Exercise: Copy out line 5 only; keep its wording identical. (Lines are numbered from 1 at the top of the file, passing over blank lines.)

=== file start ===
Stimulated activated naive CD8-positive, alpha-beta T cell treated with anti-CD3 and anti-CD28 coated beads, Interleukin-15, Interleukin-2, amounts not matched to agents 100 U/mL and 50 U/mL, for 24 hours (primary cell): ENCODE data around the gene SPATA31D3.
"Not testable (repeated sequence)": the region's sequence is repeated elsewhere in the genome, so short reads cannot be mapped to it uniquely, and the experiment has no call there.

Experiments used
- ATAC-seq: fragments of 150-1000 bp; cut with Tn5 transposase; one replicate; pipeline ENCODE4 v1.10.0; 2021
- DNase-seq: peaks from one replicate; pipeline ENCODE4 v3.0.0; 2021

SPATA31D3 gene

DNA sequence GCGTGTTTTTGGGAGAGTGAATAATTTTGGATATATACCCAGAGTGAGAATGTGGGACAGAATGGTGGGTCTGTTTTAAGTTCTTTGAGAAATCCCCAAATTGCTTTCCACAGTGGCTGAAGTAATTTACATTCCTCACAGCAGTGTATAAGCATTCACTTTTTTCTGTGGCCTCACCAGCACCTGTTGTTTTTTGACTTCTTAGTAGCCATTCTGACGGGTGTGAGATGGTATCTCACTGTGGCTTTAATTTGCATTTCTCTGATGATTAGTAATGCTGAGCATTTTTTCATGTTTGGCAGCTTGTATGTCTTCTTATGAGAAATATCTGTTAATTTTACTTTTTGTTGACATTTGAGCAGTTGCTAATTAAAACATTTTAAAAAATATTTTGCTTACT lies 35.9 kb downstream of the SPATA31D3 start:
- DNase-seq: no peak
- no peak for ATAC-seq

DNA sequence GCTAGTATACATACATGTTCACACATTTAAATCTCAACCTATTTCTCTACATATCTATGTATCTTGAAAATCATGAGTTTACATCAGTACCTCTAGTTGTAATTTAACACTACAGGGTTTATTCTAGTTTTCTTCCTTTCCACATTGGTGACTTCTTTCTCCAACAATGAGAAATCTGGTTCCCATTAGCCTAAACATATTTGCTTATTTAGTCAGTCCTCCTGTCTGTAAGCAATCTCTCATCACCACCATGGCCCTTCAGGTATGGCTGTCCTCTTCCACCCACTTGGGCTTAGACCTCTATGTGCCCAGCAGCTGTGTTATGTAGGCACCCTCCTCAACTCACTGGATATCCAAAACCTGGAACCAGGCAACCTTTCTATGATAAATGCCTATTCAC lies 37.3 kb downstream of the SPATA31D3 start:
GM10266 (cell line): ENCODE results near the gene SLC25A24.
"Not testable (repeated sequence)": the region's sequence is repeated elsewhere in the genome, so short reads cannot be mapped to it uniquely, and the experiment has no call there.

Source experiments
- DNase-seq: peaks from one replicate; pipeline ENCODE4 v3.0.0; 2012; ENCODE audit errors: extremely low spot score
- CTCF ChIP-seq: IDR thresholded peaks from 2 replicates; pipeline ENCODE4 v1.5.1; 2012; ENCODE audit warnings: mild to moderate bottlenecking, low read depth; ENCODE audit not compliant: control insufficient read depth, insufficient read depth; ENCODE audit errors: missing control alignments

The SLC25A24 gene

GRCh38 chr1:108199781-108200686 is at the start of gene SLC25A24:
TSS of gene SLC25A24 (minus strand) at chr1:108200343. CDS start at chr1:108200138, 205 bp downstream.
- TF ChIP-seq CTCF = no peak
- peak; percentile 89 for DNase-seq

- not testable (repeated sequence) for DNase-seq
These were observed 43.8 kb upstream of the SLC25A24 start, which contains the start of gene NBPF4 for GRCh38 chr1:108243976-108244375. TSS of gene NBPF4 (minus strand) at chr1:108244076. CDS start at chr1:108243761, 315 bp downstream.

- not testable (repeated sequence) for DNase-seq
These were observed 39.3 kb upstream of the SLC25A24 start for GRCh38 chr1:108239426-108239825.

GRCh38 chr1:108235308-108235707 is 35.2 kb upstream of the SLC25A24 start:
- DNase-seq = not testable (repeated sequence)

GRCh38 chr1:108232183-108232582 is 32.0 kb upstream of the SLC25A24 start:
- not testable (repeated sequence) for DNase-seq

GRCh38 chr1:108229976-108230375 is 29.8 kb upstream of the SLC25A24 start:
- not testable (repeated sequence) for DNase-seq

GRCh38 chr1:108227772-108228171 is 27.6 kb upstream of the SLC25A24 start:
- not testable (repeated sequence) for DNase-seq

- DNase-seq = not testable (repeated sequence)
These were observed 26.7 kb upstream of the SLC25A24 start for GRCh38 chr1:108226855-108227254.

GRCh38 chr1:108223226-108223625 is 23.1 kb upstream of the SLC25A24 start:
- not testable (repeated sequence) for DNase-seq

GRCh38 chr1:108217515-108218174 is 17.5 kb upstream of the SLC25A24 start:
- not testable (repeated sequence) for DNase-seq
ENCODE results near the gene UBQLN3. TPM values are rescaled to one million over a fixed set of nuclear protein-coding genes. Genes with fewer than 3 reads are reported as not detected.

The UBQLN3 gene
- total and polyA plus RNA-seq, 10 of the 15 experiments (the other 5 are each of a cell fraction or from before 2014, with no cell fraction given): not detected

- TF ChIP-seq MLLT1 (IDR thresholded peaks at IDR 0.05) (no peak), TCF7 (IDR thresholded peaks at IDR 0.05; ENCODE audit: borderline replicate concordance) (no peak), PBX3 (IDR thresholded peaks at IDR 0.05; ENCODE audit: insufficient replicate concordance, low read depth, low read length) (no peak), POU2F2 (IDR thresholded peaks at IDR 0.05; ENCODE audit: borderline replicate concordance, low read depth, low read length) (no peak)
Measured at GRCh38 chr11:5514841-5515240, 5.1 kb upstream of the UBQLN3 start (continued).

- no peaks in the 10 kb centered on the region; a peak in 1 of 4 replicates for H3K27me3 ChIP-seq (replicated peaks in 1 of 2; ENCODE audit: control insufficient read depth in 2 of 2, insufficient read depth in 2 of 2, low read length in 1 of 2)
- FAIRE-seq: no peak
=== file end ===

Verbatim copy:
- DNase-seq: peaks from one replicate; pipeline ENCODE4 v3.0.0; 2021